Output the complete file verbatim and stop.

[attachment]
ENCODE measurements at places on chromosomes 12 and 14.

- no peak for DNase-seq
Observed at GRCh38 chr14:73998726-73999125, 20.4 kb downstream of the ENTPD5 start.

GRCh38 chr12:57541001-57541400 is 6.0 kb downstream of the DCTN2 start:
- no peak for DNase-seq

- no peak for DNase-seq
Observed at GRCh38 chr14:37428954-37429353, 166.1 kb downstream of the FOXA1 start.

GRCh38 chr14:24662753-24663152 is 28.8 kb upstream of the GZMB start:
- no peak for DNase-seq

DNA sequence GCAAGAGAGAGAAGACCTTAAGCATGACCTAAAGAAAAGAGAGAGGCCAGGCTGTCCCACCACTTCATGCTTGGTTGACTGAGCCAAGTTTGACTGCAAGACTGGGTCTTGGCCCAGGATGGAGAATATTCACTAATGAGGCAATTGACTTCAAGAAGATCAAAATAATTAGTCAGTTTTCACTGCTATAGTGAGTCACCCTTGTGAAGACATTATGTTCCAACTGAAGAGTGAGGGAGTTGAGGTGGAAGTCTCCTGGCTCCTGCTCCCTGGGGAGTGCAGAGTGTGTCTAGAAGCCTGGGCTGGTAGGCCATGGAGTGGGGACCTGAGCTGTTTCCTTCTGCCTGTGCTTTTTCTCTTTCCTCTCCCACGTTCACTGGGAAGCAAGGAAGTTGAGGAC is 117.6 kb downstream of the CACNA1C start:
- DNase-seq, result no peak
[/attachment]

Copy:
ENCODE measurements at places on chromosomes 12 and 14.

- no peak for DNase-seq
Observed at GRCh38 chr14:73998726-73999125, 20.4 kb downstream of the ENTPD5 start.

GRCh38 chr12:57541001-57541400 is 6.0 kb downstream of the DCTN2 start:
- no peak for DNase-seq

- no peak for DNase-seq
Observed at GRCh38 chr14:37428954-37429353, 166.1 kb downstream of the FOXA1 start.

GRCh38 chr14:24662753-24663152 is 28.8 kb upstream of the GZMB start:
- no peak for DNase-seq

DNA sequence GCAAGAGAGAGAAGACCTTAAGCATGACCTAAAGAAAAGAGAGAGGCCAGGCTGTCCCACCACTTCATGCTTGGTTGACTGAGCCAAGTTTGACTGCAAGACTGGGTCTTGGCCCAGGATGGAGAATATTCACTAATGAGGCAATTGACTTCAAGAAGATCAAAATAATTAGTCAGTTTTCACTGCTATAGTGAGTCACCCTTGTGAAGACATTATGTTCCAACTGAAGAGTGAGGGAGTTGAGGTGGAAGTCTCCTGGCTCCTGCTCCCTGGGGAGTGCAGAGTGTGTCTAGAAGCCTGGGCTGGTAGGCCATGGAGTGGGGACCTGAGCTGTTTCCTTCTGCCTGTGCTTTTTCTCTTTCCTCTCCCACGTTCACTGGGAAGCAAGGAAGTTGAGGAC is 117.6 kb downstream of the CACNA1C start:
- DNase-seq, result no peak